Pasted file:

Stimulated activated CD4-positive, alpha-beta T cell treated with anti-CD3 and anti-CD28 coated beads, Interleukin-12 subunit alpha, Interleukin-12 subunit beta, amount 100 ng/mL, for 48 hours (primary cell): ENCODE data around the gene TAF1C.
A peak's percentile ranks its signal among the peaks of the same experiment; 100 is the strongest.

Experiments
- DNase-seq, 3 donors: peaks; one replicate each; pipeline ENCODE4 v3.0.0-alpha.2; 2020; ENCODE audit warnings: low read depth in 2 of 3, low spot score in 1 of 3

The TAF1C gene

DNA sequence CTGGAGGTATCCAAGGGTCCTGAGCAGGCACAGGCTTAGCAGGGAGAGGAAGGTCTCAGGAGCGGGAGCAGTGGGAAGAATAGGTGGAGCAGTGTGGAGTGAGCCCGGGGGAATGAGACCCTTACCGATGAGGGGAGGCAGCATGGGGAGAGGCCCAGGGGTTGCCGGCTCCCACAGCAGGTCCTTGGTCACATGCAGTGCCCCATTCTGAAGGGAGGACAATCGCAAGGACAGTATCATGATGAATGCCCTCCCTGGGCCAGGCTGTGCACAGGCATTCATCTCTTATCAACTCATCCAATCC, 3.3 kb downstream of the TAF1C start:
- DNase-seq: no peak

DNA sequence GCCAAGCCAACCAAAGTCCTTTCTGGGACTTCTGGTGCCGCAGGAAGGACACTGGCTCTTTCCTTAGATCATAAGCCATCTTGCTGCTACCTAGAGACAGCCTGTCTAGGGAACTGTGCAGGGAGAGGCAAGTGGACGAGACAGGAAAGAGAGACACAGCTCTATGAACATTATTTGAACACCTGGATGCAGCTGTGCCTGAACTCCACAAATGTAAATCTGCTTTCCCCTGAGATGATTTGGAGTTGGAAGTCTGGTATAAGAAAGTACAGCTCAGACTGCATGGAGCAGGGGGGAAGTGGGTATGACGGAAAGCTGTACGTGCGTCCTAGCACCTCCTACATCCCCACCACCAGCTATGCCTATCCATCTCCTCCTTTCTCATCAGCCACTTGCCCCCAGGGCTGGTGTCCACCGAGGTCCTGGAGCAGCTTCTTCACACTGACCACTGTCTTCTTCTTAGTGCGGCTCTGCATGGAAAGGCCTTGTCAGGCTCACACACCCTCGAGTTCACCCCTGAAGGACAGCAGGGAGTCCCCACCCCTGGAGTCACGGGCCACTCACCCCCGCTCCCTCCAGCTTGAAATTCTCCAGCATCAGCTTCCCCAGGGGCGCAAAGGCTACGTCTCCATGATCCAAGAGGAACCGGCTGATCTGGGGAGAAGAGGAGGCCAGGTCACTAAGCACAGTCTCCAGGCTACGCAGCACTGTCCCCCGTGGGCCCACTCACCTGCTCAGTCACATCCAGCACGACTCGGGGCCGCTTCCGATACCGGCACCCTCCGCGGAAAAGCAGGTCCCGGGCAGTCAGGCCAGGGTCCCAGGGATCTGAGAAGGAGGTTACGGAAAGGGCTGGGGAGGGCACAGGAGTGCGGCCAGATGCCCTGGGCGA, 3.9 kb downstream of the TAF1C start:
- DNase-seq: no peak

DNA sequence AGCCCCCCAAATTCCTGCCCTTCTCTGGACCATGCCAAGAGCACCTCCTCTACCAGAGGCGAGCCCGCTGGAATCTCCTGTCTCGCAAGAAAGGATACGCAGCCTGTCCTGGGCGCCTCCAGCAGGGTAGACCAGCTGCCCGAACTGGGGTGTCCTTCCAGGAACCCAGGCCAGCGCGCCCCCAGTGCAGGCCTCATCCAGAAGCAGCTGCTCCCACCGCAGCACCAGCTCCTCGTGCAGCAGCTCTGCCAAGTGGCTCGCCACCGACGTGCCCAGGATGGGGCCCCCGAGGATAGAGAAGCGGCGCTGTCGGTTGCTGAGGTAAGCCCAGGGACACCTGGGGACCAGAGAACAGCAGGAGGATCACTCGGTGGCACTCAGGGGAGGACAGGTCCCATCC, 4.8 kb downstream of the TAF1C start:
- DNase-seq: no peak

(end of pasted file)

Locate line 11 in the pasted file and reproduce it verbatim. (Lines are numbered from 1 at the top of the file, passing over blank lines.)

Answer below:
- DNase-seq: no peak